Menopause: the severity of symptoms increases the risk of cardiovascular disease

Menopausal women may see their risk of cardiovascular disease increase with the frequency and severity of their symptoms, according to a study published in the journal Menopause.

American researchers have found a correlation between menopausal symptoms, including hot flashes and mood disorders, and the risk of heart disease, the leading cause of death among women.

More frequent and severe symptoms and poor quality of life have been associated with arterial stiffness and vascular dysfunction, two markers of cardiovascular disease, the study reports.

On the other hand, no association was found with depressive symptoms in the 138 women in the study, regardless of the stage of menopause.

In addition, the frequency of hot flashes — and not their degree of intensity — was specifically associated with higher arterial stiffness and reduced endothelial function (blood vessel elasticity), the study says.

“With the fluctuation and decline of estrogen at the time of menopause, it is important to control mood, blood pressure, blood lipids, blood sugar and body composition (fat mass, lean mass) because of increased risk of abdominal fat,” says Dr. JoAnn Pinkerton, professor of gynecology and obstetrics at the University of Virginia and director of the North American Menopause Society (NAMS).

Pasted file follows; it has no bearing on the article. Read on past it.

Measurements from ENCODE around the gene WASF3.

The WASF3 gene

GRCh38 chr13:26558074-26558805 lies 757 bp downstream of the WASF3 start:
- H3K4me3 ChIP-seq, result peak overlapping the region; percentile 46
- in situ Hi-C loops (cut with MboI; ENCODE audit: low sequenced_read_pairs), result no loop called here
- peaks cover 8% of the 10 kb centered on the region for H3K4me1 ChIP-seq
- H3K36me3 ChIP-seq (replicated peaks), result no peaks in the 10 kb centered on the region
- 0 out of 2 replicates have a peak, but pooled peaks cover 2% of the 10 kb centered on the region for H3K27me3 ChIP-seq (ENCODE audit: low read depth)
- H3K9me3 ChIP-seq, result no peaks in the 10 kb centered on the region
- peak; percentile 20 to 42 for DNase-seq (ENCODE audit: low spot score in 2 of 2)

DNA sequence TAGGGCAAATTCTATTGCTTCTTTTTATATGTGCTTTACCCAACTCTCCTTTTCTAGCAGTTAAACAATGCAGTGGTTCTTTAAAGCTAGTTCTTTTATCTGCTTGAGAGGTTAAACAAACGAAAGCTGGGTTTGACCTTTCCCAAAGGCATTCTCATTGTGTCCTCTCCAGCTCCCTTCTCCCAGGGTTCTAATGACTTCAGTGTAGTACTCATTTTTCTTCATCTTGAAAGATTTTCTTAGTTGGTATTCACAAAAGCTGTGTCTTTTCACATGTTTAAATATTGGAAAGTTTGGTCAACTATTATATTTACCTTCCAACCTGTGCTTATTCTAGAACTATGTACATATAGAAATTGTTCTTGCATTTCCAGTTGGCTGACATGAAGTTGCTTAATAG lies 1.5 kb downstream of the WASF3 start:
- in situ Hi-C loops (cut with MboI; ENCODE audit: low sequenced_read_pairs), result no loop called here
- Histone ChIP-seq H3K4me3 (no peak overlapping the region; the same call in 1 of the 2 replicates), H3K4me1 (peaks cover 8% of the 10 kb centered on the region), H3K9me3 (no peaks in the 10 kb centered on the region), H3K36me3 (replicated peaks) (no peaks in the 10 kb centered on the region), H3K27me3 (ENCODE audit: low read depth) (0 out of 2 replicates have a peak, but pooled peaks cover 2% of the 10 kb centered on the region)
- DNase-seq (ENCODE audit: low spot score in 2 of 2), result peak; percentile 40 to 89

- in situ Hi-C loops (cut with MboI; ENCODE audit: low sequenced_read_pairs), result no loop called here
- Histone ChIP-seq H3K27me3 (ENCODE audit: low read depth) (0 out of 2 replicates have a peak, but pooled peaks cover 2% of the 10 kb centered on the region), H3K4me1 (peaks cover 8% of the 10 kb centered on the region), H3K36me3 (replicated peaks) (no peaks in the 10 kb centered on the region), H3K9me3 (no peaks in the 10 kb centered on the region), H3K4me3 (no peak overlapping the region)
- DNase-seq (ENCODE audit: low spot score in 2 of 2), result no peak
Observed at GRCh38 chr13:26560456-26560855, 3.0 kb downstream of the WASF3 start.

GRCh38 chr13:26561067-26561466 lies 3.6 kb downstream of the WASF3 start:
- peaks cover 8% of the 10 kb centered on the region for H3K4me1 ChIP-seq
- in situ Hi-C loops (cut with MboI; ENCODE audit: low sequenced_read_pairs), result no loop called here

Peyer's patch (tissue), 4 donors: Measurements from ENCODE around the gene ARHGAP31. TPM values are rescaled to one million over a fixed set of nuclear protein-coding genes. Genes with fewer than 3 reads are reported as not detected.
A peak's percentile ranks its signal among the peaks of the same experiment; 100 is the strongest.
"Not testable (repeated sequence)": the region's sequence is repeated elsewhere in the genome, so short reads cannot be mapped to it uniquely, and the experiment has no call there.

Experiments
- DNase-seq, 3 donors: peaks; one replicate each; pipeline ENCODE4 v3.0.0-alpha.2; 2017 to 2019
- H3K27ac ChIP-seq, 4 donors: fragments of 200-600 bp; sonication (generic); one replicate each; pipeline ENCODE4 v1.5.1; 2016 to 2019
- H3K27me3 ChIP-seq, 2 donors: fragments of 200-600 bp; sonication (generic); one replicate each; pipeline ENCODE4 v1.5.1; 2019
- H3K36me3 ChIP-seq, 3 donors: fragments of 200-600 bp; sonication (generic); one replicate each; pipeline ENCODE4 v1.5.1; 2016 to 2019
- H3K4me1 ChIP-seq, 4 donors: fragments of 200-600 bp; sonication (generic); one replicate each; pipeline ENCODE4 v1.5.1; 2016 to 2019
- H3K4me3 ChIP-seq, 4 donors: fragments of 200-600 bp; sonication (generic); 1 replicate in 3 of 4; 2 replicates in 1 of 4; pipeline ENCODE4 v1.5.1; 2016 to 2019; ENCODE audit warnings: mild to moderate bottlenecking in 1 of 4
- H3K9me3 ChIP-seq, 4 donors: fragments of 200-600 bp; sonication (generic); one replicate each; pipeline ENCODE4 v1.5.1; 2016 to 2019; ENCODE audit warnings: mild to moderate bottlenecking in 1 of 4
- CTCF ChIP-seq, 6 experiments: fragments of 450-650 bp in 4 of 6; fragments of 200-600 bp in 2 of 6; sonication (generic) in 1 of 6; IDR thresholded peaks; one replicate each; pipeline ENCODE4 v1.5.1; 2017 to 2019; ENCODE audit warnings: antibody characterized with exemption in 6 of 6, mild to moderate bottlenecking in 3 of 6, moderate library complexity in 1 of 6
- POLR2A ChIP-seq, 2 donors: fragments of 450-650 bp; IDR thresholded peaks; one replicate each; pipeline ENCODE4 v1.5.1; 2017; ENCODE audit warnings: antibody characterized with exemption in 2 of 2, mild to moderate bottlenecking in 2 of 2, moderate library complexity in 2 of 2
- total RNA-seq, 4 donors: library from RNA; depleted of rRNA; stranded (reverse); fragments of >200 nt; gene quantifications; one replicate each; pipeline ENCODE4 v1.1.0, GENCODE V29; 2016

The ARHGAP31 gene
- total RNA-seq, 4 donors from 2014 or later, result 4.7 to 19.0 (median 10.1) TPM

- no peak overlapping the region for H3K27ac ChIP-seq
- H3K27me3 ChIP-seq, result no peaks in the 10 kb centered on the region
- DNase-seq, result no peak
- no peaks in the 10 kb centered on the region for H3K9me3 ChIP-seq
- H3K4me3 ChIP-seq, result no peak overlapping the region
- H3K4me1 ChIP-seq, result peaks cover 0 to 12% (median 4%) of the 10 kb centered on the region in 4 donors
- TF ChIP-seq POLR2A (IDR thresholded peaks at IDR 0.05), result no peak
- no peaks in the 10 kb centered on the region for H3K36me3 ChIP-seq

To get through this healthy lifestyle change usually between the ages of 45 and 55, a balanced diet and regular exercise are recommended. The benefits/risks of hormone replacement therapy (HRT) can be discussed with one’s doctor in a personalized way, the study concludes.

Sarah Ali

Sarah is currently pursuing a degree in Pharmacology at the University of Florida. She focuses on health news and tips for The Talking Democrat.